Last Updated February 11, 2009

The brute-force approach discussed above is very expensive and takes no advantage of temporal or spatial coherence.

An attractive method developed by Lin & Canny can compute collisions between polyhedra. The great thing about this method is that object complexity does not impact significantly on the speed of the algorithm.

Features of a polyhedron are vertices, edges and faces. Points in the space around a polyhedron can be classified according to which feature is closest. These groups of points are called voronoi regions. Voronoi regions can be calculated at build-time.

**To determine which feature is closest to a given point, just figure
out which voronoi region the point is in.**

The Lin-Canny approach uses voronoi regions to determine which two features of two polyhedra are closest.

The goal of this algorithim is to find the closest points between two objects.
**A pair of points are closest if they are both in voronoi region of the
other feature. **

Given a pair of features there are 6 cases to consider;

- vertex to vertex
- vertex to edge
- vertex to face
- edge to edge
- edge to face
- face to face

Cases 5 & 6 will only occur when a edge or face is exactly parallel to a face, as this occurs extremely rarely we will not consider them.

The technique starts with an arbitrary pair of features (one on each polyhedron)
and then find the closest *points (point _{a} *&

We must check if *point _{a}* is the closest point in polyhedron
A to polyhedron B. (is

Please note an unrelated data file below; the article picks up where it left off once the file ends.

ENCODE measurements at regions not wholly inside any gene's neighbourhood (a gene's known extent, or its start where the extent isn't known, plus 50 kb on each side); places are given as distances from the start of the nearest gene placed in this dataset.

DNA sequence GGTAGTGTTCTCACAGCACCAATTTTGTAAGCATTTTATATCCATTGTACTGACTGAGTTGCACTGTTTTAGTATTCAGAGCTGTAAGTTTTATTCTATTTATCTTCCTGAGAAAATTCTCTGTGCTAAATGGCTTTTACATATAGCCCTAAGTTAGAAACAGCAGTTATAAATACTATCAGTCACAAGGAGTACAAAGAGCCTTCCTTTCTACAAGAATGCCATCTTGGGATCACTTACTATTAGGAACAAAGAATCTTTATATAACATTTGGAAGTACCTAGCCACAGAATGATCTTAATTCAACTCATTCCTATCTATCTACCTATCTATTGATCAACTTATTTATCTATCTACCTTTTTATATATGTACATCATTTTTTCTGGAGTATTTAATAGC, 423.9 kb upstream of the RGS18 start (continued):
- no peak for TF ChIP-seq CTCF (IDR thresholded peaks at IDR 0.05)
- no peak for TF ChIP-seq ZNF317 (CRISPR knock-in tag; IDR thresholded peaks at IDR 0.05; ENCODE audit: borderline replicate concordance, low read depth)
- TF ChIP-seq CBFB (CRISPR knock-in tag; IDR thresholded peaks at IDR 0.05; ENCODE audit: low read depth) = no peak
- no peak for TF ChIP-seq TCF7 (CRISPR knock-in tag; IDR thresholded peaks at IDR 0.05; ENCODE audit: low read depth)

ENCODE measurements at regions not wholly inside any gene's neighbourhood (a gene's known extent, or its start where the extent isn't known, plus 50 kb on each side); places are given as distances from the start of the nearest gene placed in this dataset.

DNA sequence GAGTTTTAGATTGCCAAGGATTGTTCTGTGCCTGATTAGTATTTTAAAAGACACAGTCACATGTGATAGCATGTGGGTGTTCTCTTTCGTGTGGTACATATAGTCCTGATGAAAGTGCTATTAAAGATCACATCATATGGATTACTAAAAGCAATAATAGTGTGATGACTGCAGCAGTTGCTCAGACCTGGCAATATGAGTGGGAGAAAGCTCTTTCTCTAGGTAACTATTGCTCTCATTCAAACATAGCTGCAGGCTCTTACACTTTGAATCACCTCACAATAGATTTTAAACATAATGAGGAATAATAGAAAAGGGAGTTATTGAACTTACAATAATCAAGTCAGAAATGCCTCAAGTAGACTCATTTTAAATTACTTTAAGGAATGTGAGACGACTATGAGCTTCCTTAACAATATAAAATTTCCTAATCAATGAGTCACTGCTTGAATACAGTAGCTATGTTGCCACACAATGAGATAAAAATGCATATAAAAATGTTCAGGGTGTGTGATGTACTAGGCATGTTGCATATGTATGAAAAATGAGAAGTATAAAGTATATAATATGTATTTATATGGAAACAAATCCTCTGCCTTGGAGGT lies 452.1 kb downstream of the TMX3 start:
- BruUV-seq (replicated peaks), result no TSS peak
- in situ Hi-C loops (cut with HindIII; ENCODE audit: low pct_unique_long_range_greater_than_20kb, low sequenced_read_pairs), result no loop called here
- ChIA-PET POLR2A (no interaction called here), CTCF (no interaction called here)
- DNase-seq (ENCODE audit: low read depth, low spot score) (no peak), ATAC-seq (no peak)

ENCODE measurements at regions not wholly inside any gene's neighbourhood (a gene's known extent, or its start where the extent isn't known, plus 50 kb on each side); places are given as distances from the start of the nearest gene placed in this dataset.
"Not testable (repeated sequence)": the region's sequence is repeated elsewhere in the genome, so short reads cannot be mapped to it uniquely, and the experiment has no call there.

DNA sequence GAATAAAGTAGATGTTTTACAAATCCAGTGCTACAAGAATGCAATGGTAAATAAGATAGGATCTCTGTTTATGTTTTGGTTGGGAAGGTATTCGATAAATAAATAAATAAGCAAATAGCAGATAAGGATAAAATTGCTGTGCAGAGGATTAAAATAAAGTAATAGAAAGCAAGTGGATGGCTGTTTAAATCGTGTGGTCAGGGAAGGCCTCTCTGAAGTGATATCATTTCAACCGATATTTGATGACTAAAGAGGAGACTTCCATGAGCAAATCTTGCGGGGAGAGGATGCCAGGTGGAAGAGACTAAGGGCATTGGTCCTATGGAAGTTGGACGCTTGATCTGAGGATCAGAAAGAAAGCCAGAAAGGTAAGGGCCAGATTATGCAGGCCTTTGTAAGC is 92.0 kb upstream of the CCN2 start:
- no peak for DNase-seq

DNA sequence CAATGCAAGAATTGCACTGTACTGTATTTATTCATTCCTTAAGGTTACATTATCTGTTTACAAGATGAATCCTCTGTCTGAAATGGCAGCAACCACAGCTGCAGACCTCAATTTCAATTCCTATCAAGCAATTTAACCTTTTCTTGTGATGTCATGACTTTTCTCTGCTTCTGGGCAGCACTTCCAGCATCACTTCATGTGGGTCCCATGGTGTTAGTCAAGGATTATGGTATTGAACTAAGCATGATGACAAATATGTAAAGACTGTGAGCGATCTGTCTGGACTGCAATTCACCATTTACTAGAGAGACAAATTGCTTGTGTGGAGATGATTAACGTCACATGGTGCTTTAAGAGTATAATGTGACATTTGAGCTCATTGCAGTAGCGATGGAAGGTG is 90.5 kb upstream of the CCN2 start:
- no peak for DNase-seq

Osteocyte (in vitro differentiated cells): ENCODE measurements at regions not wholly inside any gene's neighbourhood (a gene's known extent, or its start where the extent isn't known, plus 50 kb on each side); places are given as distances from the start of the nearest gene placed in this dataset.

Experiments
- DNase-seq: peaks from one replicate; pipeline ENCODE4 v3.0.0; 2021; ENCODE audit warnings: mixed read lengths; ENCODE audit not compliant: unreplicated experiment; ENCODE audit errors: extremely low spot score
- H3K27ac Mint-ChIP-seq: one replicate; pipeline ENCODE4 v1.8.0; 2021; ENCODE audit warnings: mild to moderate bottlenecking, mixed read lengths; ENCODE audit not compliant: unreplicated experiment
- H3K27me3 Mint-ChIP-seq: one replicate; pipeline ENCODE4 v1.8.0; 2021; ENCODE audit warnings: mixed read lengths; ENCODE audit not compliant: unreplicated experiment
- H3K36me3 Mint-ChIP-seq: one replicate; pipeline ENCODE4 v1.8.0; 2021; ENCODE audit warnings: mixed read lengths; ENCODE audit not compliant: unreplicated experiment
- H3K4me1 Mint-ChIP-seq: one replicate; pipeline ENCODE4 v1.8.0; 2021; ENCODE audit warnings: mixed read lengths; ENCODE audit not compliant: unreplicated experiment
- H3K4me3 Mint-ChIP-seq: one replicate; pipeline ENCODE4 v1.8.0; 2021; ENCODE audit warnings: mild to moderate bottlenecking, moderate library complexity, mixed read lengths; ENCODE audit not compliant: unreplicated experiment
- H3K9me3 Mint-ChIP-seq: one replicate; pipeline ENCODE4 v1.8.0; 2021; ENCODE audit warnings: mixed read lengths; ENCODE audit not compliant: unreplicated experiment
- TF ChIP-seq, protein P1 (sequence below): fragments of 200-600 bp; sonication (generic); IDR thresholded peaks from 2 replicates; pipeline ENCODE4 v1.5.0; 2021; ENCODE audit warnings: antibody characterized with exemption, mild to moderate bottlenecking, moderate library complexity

We must check if *point _{b}* is the closest point in polyhedron
B to polyhedron A.(is

If either check fails, then find a new feature which is closer and recheck.

Eventually the closest points will be found.

The algorithm requires that the closest points between each pair of features be found;

For vertex to vertex, the closest points are the vertices themselves (trivial case)

For vertex to edge, the closest point is determined by finding the perpendicular distance to the edge's supporting line from the vertex. If this point lies outside the edge, end point closest to the point is used.

For vertex to face, the perpendicular distance to the supporting plane is found, if this point lies outside the face, then the face vertex closest is used.

If a vertex is the closest feature to a point, then the point must lie in the voronoi region of the vertex.

If the point lies inside the Voronoi region of the feature, the the feature is the nearest feature to that point, otherwise son eother feature is nearer.

The voronoi region of a vertex is the space enclosed by planes through the vertex at right angles to each of the vertex's edges. If a point lies 'outside' one of these planes then the edge associated with that plane is a closer feature to the point and the procedure selects the edge as a candidate closest feature.

If an edge is the closest feature on a polyhedron to a point, then the point must lie in the voronoi region of the edge.